Chicago’s Innovative Approach to Engaging Young Families



by Nancy Manewith

It all began with an amazing meeting – a discussion, really – with Susan Zukrow, the URJ’s project director for the Chicago Early Engagement Leadership Initiative (CEELI). This new program, funded by the Crown Family Philanthropies and facilitated by the URJ, brings together 12 cross-denominational Jewish early childhood centers from the Chicago area to strengthen their work of engaging young children and their families through program excellence, while building and sustaining meaningful relationships. Though not an educator herself, Susan painstakingly took the time to learn the history and workings of the Chicago Metro area’s Jewish early childhood community, in order to lead this groundbreaking early engagement leadership initiative.

photo JPG_girl_lighting_candlesFrom the moment I met Susan, I was determined that the Board of Jewish Education Early Childhood Centers (BJE-ECC), where I serve as director of preschools, should be part of this exciting adventure. I knew that participation in the cohort would introduce us to the latest in educational, technological, and Judaic ideas within the early childhood and business worlds, and would thus foster our mission statement: “to stay at the cutting edge of early childhood developmental practice.” I sensed that by building relationships with other Jewish educators, we could research together as partners. This would further our desire to learn, adapt our school, and stay current and progressive, all while meeting the needs of our children and their families.

As part of the CEELI cohort, we at BJE-ECC have now begun an inspiring journey that encompasses our entire professional staff and will benefit the families in our four schools, as well as the entire young Jewish community. Since our acceptance into the CEELI program, our leadership group – consisting of our assistant director, a board member and myself – has thrown itself into studying who we are, where we’re going, and who is on this journey with us. We’ve formulated and thoroughly discussed school goals, and created an action plan to take us forward. This is a two-year journey that will stimulate our thinking and help our school and community to grow.

In October, our broader collaborative work began when the total CEELI cohort gathered at Chicago Sinai Congregation. Our afternoon began with a tour of their early childhood center and was followed by a dynamic workshop by Pam Gassel of the Chicago Tribune Media Group on building relationships and viewing them as the core of our success. Of course, it wasn’t a new topic: Every educator and participant in the room had discussed the meaning of relationships at some point beforehand, in some workshop or meeting. For me, though, it was a new, fresh chance to rethink my definition of relationships and how to enter into them in the context of my work as an educator. Each piece of the workshop had value, but what struck me as most impressive was the overall sense of working together with educated, experienced, and motivated people. I left feeling moved and inspired.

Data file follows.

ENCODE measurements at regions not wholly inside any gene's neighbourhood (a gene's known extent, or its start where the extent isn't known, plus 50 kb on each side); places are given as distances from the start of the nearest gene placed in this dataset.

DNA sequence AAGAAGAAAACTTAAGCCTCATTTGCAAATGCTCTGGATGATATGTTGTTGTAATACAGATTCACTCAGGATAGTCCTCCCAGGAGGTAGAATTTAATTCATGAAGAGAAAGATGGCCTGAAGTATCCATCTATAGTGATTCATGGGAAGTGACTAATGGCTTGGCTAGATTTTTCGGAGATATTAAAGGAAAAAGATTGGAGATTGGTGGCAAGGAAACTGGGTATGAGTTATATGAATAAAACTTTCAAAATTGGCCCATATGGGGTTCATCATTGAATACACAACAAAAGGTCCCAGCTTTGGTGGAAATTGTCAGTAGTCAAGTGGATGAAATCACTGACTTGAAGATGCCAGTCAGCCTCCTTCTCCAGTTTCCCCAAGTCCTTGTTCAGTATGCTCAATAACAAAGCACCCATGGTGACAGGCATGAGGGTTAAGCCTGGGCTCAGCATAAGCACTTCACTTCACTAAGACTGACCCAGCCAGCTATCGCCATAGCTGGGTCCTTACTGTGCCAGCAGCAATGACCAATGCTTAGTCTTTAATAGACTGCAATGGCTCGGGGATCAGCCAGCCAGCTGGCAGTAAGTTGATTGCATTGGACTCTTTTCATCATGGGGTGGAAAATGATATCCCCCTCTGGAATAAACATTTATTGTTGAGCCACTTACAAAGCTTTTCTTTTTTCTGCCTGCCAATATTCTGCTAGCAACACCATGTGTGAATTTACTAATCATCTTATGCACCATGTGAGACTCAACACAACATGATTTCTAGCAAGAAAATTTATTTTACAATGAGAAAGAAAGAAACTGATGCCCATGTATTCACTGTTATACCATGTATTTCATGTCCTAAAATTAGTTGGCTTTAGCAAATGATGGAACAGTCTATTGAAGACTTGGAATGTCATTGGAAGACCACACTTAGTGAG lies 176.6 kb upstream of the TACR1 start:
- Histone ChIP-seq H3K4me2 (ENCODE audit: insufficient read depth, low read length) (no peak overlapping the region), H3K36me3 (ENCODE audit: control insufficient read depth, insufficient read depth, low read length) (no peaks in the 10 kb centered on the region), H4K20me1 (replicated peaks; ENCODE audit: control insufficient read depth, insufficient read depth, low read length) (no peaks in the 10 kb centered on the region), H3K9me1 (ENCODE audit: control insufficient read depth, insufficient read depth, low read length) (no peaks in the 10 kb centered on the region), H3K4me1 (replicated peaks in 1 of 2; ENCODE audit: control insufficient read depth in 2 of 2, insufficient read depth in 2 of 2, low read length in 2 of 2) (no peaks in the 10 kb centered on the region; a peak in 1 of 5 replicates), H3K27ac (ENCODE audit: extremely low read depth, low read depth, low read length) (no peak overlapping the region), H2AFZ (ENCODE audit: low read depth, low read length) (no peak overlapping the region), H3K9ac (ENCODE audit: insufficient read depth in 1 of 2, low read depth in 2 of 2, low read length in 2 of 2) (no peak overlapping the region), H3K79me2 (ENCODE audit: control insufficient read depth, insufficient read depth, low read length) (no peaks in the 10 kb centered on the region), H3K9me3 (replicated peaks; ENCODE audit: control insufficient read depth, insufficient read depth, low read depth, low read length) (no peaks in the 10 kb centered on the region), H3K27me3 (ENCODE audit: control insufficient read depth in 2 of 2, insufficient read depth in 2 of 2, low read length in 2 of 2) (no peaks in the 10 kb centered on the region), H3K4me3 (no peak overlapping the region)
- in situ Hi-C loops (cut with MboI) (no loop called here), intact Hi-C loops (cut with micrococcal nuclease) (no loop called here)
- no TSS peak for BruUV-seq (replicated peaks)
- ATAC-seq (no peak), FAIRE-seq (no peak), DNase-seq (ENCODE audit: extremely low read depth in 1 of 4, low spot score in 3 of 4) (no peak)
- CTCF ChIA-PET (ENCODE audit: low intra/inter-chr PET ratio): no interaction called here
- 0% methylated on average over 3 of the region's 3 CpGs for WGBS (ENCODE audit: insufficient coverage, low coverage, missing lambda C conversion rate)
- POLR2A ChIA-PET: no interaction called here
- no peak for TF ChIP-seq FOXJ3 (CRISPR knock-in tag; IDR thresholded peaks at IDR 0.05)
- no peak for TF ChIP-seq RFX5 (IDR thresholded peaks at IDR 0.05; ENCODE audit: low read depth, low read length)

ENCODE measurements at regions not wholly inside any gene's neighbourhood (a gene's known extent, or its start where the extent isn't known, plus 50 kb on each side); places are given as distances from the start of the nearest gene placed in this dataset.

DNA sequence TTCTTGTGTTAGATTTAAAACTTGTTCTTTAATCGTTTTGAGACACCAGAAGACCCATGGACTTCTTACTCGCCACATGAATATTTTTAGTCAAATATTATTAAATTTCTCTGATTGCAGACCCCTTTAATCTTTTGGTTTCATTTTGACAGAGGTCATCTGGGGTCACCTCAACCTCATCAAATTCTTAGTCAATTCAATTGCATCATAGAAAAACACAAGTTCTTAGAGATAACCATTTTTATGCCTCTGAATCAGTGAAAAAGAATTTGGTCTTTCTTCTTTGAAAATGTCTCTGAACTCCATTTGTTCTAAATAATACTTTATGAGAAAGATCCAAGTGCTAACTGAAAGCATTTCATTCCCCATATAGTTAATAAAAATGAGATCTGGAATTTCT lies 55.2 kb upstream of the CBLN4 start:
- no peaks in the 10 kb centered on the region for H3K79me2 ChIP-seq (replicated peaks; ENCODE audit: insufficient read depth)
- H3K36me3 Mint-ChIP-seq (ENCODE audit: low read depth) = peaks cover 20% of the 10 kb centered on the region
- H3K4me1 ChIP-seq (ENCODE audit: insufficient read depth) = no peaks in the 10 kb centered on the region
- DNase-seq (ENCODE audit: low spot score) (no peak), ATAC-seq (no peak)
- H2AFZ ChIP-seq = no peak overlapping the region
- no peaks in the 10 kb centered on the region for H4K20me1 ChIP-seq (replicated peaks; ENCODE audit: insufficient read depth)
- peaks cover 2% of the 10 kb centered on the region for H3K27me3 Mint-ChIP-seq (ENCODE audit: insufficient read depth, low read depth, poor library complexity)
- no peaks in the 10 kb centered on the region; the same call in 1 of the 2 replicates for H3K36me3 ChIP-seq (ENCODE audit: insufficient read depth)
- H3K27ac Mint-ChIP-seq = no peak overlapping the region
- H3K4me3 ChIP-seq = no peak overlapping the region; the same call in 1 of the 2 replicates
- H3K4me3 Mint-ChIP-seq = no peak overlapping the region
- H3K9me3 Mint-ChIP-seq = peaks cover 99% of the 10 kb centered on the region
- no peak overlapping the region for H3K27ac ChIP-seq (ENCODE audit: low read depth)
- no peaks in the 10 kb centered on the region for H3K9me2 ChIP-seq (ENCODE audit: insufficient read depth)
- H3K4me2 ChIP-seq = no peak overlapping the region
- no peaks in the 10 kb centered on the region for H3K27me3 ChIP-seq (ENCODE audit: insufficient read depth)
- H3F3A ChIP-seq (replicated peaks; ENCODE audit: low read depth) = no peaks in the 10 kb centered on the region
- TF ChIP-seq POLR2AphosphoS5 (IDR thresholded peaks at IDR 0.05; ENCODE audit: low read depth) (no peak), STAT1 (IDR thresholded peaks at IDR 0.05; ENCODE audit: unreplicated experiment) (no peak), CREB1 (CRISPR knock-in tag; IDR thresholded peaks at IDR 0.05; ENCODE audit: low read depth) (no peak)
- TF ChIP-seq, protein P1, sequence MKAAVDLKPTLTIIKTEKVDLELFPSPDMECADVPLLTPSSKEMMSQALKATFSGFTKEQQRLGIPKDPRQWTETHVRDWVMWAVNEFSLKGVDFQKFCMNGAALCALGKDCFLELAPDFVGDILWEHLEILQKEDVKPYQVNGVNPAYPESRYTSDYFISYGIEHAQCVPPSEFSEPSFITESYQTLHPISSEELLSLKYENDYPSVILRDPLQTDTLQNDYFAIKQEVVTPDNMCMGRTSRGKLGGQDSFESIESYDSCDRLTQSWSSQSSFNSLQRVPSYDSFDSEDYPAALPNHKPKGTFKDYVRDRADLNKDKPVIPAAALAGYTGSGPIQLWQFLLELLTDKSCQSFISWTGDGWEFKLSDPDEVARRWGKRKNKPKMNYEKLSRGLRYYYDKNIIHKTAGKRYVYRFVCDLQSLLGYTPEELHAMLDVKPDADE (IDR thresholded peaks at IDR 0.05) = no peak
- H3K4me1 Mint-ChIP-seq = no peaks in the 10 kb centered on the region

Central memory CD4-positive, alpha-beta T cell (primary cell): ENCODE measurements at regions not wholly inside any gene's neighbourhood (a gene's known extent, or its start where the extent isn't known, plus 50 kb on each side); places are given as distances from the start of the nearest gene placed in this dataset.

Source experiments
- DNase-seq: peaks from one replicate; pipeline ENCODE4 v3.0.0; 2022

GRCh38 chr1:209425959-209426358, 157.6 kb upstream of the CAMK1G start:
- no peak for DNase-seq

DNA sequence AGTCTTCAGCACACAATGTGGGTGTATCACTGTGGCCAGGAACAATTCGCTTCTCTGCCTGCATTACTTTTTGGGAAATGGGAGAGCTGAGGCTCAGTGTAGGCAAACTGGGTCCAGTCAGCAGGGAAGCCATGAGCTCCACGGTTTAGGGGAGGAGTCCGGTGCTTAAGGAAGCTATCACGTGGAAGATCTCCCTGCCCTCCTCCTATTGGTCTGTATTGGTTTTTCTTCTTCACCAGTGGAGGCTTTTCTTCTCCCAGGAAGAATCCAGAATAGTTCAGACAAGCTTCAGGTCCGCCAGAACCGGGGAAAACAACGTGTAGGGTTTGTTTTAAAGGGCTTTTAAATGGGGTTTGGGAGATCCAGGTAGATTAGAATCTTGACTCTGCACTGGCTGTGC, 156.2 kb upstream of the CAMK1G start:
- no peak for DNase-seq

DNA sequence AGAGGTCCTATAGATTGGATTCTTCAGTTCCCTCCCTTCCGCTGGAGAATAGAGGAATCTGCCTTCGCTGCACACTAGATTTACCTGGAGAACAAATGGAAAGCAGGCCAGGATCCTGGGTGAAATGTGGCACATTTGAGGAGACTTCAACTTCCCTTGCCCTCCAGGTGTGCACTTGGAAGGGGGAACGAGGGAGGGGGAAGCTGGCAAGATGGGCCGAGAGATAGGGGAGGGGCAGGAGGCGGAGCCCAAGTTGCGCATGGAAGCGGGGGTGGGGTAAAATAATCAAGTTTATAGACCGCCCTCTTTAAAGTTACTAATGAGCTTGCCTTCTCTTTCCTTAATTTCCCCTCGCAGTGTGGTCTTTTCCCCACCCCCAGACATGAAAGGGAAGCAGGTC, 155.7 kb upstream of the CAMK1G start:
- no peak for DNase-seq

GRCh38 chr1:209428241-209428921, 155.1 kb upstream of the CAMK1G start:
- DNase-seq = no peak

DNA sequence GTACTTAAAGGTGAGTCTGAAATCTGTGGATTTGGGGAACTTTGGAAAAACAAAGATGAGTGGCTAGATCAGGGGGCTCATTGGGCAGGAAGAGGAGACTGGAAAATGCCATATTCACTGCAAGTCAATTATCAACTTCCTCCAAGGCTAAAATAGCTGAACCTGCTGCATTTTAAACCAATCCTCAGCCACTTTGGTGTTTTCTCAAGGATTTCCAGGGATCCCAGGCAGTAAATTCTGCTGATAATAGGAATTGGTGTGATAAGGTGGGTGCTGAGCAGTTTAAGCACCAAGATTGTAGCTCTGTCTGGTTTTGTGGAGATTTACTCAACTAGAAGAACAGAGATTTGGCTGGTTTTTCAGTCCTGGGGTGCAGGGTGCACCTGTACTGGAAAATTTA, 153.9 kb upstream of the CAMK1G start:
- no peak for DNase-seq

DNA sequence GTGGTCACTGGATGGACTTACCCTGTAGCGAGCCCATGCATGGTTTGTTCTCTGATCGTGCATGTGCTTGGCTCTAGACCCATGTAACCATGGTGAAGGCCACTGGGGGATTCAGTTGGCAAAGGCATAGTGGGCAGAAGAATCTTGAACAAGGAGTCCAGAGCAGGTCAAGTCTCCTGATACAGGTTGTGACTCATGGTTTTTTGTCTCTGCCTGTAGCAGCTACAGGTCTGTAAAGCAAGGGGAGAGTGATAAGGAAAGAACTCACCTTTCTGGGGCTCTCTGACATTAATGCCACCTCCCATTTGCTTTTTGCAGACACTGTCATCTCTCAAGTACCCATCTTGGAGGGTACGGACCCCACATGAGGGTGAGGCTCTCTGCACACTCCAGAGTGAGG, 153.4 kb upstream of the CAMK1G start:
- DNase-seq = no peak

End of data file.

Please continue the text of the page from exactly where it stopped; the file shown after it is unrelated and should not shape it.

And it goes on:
ECE kidsThe BJE-ECC has a working group of professional study groups. Each staff member sits on two different groups, working on areas important to their professional growth. One of our most recent groups is focused on working with parents. How did we begin? With a discussion about relationships: what they are, why they matter, and who are the parents our community serves. It was exciting for me to cite what I learned from Pam Gassel and my CEELI colleagues, including Pam’s stories about working with “customers,” how to personalize our encounters, and how to truly listen to others.

All of these topics were so relevant to our BJE-ECC discussion on building relationships with our peers and parents – and I know that in our future BJE-ECC meetings, what I learn from my work with the CEELI cohort will continue to add fuel to our discussions.

Each of us strives to make our classrooms, congregations, and professional lives a success, and we seek innovative means to help us to achieve this goal. Joining CEELI has added a dimension to my thinking, forcing me to dig deeper. It has permitted me to help young Jewish families engage in our Jewish community – and it has allowed me to think about how we can better our total Jewish early childhood community.

Nancy Manewith is the director of preschools at the Board of Jewish Education of Metropolitan Chicago (BJE-ECC). Nancy joined the staff in 1983 and has served as a teacher, as on-site coordinator at one of the largest centers, and as assistant director overseeing all four centers. In 2002, Nancy became director of the four facilities that comprise the BJE Early Childhood Centers. With a leadership team from BJE-ECC, Nancy is currently participating in the URJ’s Chicago Early Engagement Leadership Initiative (CEELI), which brings together 12 cross-denominational Jewish Early Childhood Centers from the Chicago area.

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  1. Five Lessons Learned: How the URJ’s Communities of Practice Strengthen Congregations | RJ Blog - November 20, 2014

    […] what? The URJ recently launched two new local CoPs – one in Denver and one in Chicago – that include participants from multi-denominational early childhood centers; plans for […]

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